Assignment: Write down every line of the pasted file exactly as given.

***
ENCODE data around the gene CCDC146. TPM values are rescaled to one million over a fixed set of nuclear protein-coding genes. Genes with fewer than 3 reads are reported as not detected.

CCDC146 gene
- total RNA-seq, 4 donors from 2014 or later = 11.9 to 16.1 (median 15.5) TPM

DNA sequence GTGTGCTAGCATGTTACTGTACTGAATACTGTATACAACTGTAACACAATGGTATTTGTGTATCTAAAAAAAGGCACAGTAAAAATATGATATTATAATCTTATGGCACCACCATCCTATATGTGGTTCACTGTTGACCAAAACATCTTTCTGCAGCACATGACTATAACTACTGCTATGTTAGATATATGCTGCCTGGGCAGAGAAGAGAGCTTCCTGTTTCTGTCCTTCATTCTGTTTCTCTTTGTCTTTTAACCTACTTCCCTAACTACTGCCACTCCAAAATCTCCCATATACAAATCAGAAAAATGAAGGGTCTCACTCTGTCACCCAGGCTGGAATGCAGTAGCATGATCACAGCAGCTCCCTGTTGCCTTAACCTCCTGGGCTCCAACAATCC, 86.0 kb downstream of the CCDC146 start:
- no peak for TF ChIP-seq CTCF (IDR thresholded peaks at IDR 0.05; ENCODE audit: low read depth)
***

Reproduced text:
ENCODE data around the gene CCDC146. TPM values are rescaled to one million over a fixed set of nuclear protein-coding genes. Genes with fewer than 3 reads are reported as not detected.

CCDC146 gene
- total RNA-seq, 4 donors from 2014 or later = 11.9 to 16.1 (median 15.5) TPM

DNA sequence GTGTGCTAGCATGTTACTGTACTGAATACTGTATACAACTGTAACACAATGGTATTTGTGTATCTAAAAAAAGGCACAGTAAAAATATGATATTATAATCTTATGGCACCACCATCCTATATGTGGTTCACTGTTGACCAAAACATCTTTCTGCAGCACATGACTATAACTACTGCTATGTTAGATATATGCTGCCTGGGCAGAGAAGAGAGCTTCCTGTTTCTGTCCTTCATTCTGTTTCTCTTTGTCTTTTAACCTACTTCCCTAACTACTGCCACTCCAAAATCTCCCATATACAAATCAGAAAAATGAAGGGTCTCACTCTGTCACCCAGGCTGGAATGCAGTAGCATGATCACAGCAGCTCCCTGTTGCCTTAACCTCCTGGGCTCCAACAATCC, 86.0 kb downstream of the CCDC146 start:
- no peak for TF ChIP-seq CTCF (IDR thresholded peaks at IDR 0.05; ENCODE audit: low read depth)